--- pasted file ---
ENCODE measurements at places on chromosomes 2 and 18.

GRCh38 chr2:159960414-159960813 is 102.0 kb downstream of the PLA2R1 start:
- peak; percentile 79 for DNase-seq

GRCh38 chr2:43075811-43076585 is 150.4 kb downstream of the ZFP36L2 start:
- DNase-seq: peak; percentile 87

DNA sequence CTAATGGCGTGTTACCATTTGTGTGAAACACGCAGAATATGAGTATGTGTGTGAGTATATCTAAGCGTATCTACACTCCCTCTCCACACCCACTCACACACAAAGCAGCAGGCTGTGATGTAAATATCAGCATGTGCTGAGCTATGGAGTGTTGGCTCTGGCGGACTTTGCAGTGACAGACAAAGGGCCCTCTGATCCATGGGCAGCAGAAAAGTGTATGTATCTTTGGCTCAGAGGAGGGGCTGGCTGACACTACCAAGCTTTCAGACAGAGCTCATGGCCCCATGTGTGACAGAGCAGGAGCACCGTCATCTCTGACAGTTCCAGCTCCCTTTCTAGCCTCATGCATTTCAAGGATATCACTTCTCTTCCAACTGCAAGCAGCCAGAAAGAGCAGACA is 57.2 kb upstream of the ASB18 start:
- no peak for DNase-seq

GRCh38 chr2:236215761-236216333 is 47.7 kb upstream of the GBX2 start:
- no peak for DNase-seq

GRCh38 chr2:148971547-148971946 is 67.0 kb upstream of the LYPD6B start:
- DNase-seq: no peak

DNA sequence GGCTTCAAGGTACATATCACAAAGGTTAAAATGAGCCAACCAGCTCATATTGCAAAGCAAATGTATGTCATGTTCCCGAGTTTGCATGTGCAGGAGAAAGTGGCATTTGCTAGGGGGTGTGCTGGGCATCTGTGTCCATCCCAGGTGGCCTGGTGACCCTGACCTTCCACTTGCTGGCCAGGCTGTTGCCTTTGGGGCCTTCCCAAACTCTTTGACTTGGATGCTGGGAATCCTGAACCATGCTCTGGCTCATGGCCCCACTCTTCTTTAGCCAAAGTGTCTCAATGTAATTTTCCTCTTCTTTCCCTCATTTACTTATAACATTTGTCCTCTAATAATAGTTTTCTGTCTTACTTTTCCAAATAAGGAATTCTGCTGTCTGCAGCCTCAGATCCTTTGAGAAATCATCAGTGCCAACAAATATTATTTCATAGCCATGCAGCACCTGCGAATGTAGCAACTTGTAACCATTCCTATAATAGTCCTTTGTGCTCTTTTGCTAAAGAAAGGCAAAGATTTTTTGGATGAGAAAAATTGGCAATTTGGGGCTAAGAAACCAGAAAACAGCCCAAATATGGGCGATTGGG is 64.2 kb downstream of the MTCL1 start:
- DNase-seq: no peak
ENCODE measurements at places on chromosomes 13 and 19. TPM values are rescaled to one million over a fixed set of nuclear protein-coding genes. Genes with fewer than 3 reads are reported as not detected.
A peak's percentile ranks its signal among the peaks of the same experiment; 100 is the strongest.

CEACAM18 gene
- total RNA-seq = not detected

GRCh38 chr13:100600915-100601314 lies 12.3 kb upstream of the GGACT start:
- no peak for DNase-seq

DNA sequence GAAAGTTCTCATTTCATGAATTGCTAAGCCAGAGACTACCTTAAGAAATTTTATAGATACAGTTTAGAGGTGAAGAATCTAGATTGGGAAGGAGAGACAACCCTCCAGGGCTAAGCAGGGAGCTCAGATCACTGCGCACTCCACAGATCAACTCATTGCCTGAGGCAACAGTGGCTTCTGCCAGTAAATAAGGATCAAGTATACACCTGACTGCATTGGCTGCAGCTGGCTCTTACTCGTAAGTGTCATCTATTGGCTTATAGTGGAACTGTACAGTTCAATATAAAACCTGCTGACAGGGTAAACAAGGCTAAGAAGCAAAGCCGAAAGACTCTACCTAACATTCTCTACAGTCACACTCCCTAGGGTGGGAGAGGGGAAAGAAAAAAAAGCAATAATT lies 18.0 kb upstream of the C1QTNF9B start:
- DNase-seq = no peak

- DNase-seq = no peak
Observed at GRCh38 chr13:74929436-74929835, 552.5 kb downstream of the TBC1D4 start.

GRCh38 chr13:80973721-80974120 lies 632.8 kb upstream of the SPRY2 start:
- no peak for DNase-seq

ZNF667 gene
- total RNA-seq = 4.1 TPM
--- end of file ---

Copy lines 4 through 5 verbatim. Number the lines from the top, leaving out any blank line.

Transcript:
GRCh38 chr2:43075811-43076585 is 150.4 kb downstream of the ZFP36L2 start:
- DNase-seq: peak; percentile 87